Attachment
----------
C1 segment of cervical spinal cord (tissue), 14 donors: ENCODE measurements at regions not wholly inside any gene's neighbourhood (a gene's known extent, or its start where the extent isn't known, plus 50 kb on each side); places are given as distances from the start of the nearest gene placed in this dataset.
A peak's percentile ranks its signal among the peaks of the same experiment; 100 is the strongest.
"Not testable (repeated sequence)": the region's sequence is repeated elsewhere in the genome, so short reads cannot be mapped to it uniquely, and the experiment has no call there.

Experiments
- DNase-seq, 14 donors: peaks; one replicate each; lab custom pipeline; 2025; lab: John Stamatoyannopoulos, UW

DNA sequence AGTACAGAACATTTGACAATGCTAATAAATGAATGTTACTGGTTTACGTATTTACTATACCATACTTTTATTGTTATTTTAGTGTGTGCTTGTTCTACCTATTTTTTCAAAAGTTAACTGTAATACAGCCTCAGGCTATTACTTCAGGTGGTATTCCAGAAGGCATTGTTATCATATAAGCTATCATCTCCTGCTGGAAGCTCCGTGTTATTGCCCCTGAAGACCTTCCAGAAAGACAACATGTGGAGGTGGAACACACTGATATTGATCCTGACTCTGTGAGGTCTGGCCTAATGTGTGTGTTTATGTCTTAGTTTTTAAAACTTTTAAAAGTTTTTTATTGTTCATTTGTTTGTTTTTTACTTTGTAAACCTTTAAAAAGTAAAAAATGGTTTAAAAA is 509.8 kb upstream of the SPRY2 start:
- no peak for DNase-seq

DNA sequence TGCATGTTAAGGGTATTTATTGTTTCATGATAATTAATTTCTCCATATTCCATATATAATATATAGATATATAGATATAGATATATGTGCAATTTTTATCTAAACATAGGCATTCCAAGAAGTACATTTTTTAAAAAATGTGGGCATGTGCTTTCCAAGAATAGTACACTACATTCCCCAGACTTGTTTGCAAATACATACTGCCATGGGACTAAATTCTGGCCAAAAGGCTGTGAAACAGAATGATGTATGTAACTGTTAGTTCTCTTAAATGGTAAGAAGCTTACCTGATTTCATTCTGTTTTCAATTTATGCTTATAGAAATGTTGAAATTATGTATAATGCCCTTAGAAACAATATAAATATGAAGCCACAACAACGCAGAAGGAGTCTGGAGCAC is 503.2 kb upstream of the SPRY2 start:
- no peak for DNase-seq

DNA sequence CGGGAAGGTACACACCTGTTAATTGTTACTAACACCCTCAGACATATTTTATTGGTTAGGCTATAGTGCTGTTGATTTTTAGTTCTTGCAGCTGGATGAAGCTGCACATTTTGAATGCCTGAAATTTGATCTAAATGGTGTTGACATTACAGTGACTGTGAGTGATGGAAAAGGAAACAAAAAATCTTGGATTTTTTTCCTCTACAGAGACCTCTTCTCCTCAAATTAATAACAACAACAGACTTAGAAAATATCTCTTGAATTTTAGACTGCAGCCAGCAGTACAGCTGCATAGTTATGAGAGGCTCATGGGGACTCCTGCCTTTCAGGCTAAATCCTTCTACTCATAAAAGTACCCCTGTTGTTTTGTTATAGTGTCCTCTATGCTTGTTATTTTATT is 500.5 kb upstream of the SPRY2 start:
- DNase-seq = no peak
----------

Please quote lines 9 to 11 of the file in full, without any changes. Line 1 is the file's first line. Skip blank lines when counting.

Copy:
- no peak for DNase-seq

DNA sequence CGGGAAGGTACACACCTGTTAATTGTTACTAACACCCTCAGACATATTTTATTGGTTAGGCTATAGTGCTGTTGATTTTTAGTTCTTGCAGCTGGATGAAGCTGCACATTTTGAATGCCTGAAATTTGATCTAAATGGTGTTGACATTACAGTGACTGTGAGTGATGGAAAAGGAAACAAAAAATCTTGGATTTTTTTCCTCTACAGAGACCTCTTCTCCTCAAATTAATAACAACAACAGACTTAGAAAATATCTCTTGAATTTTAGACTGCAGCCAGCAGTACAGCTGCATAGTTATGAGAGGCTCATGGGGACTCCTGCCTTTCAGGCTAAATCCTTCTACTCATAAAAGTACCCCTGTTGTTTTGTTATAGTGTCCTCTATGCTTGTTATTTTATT is 500.5 kb upstream of the SPRY2 start:
- DNase-seq = no peak